The "short" and "long" chains are linked together by means of a simple disulfide bridge. (It is noted that certain serotypes of Botulinum toxin, e.g., type E, may exist in the form of a single chain un-nicked protein, as opposed to a dichain. The single chain form is less active but may be converted to the corresponding dichain by nicking with a protease, e.g., trypsin. Both the single and the dichain are useful in the method of the present invention.)"
7. The board is not persuaded that it is clear from the final sentence of the second complete paragraph on page 3 that the neurotoxic component of Botulinum toxin - without the accompanying non-active proteins - can be used in the invention. The sentence at issue needs to be considered in its context. It forms part of a bracketed passage consisting of three sentences (see point 6 above). This passage explains that certain serotypes of Botulinum toxin may exist in the form of a single chain as opposed to a dichain, that the single chain may be converted to the corresponding dichain, and that both the single and the dichain are useful in the method of the invention. The disclosure of the use of single and the dichain forms is thus made in the context of the Botulinum toxin, not in that of the neurotoxic component of Botulinum toxin. The use of the neurotoxic component of Botulinum toxin is thus not directly and unambiguously derivable from the passage on page 3 of document D1 (see also decision T 1972/10, reasons, point 21).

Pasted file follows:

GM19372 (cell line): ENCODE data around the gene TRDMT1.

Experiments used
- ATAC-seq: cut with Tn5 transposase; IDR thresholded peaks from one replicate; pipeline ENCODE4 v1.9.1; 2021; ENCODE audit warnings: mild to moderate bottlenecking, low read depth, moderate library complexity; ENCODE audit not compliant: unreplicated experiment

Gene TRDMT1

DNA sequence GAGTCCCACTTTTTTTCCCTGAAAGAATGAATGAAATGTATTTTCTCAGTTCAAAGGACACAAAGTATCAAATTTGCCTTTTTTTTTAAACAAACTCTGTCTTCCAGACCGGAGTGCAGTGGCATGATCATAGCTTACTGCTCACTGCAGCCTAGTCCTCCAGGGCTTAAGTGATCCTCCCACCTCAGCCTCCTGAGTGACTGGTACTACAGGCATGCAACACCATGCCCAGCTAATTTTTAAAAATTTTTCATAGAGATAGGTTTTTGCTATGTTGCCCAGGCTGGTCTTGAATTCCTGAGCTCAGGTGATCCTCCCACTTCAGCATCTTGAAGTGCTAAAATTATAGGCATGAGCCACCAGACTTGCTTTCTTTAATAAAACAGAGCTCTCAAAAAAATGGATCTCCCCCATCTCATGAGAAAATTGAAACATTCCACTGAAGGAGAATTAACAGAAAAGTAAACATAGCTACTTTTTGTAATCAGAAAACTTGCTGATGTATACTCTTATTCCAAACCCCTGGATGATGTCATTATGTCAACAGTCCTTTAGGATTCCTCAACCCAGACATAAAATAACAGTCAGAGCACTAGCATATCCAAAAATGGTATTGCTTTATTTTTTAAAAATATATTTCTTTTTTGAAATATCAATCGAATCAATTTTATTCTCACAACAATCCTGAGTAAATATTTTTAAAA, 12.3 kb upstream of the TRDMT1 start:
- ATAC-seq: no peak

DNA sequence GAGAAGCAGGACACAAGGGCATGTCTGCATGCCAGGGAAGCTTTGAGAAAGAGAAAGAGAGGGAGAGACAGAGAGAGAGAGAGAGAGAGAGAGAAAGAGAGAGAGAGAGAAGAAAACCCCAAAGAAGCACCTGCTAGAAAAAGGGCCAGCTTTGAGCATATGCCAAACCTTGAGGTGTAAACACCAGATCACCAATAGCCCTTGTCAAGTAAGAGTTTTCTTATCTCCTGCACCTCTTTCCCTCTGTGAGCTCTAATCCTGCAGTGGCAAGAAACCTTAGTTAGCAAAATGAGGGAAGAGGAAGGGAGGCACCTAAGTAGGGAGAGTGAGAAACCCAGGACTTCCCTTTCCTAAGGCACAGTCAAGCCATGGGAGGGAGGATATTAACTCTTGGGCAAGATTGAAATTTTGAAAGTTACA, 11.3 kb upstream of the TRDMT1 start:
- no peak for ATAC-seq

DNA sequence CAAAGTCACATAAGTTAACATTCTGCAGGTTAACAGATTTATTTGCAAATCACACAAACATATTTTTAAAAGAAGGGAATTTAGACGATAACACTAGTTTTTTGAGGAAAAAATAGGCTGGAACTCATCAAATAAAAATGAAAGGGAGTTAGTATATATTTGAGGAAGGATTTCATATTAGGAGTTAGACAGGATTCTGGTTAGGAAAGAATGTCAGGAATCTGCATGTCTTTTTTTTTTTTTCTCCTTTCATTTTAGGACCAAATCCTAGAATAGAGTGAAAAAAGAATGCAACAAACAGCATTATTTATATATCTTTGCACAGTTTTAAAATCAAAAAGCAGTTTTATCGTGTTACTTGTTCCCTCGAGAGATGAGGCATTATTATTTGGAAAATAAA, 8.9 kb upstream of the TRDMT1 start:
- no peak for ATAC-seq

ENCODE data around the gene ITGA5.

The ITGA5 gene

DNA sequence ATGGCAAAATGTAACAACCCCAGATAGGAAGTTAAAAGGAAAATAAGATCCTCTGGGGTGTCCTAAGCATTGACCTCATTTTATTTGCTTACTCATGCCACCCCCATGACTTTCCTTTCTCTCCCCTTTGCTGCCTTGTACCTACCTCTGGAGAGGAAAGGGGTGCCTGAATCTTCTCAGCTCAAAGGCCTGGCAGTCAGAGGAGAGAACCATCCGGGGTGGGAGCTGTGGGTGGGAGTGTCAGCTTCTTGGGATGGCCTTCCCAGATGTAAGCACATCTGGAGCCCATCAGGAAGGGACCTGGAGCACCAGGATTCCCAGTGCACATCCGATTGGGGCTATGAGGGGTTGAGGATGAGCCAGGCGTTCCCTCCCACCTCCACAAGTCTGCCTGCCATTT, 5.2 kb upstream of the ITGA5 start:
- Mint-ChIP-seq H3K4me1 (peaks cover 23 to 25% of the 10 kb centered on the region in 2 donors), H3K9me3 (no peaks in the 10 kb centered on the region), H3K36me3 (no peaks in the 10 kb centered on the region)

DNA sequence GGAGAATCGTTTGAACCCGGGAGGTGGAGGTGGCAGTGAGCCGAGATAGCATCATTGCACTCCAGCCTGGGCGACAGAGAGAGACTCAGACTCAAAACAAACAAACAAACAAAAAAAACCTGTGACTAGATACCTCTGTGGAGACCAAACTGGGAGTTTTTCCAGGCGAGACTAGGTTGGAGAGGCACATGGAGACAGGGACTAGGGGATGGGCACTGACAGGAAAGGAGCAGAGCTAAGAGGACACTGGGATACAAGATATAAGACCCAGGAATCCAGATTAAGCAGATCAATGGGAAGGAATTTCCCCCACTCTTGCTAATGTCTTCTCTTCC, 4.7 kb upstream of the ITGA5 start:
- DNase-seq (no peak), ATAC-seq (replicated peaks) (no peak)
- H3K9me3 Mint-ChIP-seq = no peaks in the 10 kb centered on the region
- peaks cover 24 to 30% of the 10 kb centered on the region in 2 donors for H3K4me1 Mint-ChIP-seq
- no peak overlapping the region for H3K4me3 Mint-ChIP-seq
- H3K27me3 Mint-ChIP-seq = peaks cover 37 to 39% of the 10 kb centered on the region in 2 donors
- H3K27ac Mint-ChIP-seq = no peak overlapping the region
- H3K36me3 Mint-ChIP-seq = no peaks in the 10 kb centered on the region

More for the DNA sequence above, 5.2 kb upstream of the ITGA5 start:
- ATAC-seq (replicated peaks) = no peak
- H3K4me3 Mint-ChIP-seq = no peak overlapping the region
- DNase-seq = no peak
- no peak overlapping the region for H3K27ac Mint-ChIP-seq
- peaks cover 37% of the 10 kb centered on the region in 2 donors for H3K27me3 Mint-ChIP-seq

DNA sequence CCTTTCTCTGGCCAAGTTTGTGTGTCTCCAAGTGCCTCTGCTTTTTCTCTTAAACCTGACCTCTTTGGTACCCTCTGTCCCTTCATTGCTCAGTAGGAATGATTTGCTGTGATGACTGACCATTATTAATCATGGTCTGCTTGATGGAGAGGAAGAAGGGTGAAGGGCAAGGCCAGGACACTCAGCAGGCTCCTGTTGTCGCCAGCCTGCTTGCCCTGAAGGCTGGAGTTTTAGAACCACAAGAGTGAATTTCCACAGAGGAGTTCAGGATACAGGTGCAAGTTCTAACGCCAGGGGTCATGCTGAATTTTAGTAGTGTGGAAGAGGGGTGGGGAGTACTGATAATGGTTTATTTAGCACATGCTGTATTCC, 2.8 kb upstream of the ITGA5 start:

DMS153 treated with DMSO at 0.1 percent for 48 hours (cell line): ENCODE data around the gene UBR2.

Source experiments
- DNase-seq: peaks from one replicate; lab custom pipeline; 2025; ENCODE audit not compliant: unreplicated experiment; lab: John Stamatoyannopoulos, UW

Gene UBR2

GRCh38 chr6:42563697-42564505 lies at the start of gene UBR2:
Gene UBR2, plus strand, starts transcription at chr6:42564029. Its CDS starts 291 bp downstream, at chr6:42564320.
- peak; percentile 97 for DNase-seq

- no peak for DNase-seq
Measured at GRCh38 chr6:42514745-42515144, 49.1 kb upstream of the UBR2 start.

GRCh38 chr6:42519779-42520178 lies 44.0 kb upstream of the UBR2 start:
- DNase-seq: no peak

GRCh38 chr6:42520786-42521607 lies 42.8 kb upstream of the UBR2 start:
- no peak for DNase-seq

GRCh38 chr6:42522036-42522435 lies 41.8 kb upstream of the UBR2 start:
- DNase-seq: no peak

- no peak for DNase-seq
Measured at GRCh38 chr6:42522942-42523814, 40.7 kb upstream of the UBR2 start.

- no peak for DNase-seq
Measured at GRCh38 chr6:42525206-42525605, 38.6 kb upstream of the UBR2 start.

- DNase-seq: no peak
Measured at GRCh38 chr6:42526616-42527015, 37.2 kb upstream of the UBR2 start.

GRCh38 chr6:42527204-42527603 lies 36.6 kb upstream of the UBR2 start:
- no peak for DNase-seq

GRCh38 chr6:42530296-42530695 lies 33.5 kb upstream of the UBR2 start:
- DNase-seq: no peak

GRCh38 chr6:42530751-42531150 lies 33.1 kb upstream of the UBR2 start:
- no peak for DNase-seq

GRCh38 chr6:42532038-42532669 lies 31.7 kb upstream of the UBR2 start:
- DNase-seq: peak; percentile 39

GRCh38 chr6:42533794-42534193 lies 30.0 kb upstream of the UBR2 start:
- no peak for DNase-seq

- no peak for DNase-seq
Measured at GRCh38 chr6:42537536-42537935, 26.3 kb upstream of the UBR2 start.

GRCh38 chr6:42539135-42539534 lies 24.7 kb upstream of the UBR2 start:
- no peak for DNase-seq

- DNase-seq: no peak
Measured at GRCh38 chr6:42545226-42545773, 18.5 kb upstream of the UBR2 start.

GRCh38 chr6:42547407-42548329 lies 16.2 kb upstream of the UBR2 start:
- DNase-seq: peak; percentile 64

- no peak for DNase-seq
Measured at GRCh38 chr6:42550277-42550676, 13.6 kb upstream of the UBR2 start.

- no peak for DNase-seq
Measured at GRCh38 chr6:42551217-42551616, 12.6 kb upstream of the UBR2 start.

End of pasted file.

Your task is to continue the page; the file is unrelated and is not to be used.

8. Therefore the appellants' argument that where document D1 refers to "Botulinum toxins" or "toxins" in general the skilled reader understands this to mean the different toxin forms, including complex, single chain neurotoxic component and dichain neurotoxic component, fails because it is based on the submission that document D1 discloses on page 3 that the use of the neurotoxic component is part of the invention.
9. The appellants further submitted that before the priority date of the patent the term "Botulinum toxin" did not refer exclusively to the complex but was also used in the art to refer to the neurotoxic component only, and that a skilled reader of document D1 would be aware of this. The board is not persuaded by this line of argument either.
10. Document D1 explains that "Botulinum toxin" is a generic term and refers the reader to document D6 for further information concerning the properties of the various Botulinum toxins (see point 5 above). Document D6 (see page 1186, left hand column, second paragraph) discloses that "the neurotoxic component of botulinum toxin (...) forms a complex with nontoxic proteins and hemagglutinin."